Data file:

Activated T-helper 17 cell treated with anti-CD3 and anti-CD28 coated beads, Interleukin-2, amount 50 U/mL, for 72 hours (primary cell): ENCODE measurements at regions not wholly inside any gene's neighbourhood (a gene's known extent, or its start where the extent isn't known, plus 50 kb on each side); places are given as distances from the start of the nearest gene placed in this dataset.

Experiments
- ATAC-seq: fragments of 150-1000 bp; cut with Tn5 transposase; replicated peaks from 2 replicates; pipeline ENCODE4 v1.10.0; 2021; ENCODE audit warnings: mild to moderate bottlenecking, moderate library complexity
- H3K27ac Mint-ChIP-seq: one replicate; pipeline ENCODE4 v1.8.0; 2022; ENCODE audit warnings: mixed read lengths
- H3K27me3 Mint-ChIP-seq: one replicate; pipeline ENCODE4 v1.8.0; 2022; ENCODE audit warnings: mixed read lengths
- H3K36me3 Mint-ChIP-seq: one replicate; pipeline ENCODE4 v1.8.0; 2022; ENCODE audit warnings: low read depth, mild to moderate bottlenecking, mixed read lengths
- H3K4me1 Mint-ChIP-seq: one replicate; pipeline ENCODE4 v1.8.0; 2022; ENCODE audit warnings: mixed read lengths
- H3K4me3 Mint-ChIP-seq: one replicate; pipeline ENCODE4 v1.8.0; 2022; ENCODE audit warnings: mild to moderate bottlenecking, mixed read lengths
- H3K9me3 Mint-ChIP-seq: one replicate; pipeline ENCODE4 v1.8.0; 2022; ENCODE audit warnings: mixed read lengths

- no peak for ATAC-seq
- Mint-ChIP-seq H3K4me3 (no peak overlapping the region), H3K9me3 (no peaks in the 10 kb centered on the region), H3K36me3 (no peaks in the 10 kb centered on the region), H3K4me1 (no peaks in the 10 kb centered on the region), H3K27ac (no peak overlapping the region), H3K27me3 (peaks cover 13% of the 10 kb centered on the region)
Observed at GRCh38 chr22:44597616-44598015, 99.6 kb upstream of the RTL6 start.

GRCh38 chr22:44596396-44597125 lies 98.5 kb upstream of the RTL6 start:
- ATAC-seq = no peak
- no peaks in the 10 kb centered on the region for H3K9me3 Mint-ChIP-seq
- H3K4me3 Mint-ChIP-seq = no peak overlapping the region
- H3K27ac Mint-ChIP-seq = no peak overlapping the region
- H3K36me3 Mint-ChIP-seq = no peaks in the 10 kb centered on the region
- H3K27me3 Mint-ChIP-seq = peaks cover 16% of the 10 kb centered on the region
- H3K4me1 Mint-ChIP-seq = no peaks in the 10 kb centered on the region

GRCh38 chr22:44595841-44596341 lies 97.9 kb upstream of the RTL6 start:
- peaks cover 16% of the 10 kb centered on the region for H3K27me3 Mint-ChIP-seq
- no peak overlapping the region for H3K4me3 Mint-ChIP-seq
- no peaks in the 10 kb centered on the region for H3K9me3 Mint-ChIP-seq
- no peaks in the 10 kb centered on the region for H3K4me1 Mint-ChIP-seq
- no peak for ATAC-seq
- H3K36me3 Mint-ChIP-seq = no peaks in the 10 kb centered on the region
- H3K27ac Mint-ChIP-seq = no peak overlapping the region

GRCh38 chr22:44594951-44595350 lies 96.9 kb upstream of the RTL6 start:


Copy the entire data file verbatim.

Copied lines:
Activated T-helper 17 cell treated with anti-CD3 and anti-CD28 coated beads, Interleukin-2, amount 50 U/mL, for 72 hours (primary cell): ENCODE measurements at regions not wholly inside any gene's neighbourhood (a gene's known extent, or its start where the extent isn't known, plus 50 kb on each side); places are given as distances from the start of the nearest gene placed in this dataset.

Experiments
- ATAC-seq: fragments of 150-1000 bp; cut with Tn5 transposase; replicated peaks from 2 replicates; pipeline ENCODE4 v1.10.0; 2021; ENCODE audit warnings: mild to moderate bottlenecking, moderate library complexity
- H3K27ac Mint-ChIP-seq: one replicate; pipeline ENCODE4 v1.8.0; 2022; ENCODE audit warnings: mixed read lengths
- H3K27me3 Mint-ChIP-seq: one replicate; pipeline ENCODE4 v1.8.0; 2022; ENCODE audit warnings: mixed read lengths
- H3K36me3 Mint-ChIP-seq: one replicate; pipeline ENCODE4 v1.8.0; 2022; ENCODE audit warnings: low read depth, mild to moderate bottlenecking, mixed read lengths
- H3K4me1 Mint-ChIP-seq: one replicate; pipeline ENCODE4 v1.8.0; 2022; ENCODE audit warnings: mixed read lengths
- H3K4me3 Mint-ChIP-seq: one replicate; pipeline ENCODE4 v1.8.0; 2022; ENCODE audit warnings: mild to moderate bottlenecking, mixed read lengths
- H3K9me3 Mint-ChIP-seq: one replicate; pipeline ENCODE4 v1.8.0; 2022; ENCODE audit warnings: mixed read lengths

- no peak for ATAC-seq
- Mint-ChIP-seq H3K4me3 (no peak overlapping the region), H3K9me3 (no peaks in the 10 kb centered on the region), H3K36me3 (no peaks in the 10 kb centered on the region), H3K4me1 (no peaks in the 10 kb centered on the region), H3K27ac (no peak overlapping the region), H3K27me3 (peaks cover 13% of the 10 kb centered on the region)
Observed at GRCh38 chr22:44597616-44598015, 99.6 kb upstream of the RTL6 start.

GRCh38 chr22:44596396-44597125 lies 98.5 kb upstream of the RTL6 start:
- ATAC-seq = no peak
- no peaks in the 10 kb centered on the region for H3K9me3 Mint-ChIP-seq
- H3K4me3 Mint-ChIP-seq = no peak overlapping the region
- H3K27ac Mint-ChIP-seq = no peak overlapping the region
- H3K36me3 Mint-ChIP-seq = no peaks in the 10 kb centered on the region
- H3K27me3 Mint-ChIP-seq = peaks cover 16% of the 10 kb centered on the region
- H3K4me1 Mint-ChIP-seq = no peaks in the 10 kb centered on the region

GRCh38 chr22:44595841-44596341 lies 97.9 kb upstream of the RTL6 start:
- peaks cover 16% of the 10 kb centered on the region for H3K27me3 Mint-ChIP-seq
- no peak overlapping the region for H3K4me3 Mint-ChIP-seq
- no peaks in the 10 kb centered on the region for H3K9me3 Mint-ChIP-seq
- no peaks in the 10 kb centered on the region for H3K4me1 Mint-ChIP-seq
- no peak for ATAC-seq
- H3K36me3 Mint-ChIP-seq = no peaks in the 10 kb centered on the region
- H3K27ac Mint-ChIP-seq = no peak overlapping the region

GRCh38 chr22:44594951-44595350 lies 96.9 kb upstream of the RTL6 start: